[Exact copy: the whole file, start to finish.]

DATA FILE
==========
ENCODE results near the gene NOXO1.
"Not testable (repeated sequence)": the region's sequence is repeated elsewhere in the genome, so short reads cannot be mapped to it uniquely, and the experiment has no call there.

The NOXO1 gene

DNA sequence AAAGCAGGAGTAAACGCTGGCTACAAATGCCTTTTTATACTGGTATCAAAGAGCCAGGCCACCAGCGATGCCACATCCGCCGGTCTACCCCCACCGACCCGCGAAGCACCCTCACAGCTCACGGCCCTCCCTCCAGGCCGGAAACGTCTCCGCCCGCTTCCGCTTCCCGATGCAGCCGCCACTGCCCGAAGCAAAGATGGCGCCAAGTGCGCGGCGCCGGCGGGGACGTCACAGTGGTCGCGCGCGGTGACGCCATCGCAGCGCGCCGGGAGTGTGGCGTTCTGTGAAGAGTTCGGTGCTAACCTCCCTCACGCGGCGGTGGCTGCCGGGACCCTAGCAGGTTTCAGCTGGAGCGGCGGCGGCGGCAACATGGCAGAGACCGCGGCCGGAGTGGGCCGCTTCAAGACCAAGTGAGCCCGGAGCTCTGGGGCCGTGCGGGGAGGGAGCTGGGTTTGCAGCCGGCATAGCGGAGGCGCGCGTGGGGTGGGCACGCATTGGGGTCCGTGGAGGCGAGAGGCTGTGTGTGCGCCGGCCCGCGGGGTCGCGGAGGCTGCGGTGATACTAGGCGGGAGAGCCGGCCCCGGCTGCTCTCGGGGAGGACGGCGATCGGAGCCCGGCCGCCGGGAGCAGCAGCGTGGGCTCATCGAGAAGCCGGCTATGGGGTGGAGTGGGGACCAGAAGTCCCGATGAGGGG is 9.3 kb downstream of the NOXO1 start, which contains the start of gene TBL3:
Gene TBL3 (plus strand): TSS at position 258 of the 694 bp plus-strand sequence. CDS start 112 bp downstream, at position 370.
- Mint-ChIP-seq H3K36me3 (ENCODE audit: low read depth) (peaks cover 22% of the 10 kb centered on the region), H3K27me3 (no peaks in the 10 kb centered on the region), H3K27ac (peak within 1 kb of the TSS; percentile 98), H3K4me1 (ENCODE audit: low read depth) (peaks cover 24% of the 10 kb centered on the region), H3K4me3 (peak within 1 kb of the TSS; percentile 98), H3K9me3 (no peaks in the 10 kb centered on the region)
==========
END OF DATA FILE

ENCODE results near the gene NOXO1.
"Not testable (repeated sequence)": the region's sequence is repeated elsewhere in the genome, so short reads cannot be mapped to it uniquely, and the experiment has no call there.

The NOXO1 gene

DNA sequence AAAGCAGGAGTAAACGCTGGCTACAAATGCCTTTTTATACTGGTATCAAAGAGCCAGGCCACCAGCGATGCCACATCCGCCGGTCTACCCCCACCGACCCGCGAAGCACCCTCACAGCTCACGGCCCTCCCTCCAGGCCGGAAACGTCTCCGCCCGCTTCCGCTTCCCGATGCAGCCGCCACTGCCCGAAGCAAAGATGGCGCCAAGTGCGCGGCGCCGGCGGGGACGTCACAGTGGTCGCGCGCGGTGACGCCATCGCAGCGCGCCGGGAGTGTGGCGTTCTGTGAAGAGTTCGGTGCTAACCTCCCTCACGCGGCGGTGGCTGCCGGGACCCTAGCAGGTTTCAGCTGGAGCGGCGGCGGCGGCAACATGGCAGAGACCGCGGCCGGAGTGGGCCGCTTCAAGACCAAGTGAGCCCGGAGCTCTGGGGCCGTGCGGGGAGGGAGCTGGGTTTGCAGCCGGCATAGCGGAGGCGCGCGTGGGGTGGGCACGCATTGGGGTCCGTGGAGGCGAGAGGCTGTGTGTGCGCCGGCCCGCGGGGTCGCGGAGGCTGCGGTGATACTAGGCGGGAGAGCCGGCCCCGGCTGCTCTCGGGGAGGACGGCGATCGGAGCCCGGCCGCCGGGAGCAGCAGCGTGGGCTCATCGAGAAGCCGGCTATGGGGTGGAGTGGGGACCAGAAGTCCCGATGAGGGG is 9.3 kb downstream of the NOXO1 start, which contains the start of gene TBL3:
Gene TBL3 (plus strand): TSS at position 258 of the 694 bp plus-strand sequence. CDS start 112 bp downstream, at position 370.
- Mint-ChIP-seq H3K36me3 (ENCODE audit: low read depth) (peaks cover 22% of the 10 kb centered on the region), H3K27me3 (no peaks in the 10 kb centered on the region), H3K27ac (peak within 1 kb of the TSS; percentile 98), H3K4me1 (ENCODE audit: low read depth) (peaks cover 24% of the 10 kb centered on the region), H3K4me3 (peak within 1 kb of the TSS; percentile 98), H3K9me3 (no peaks in the 10 kb centered on the region)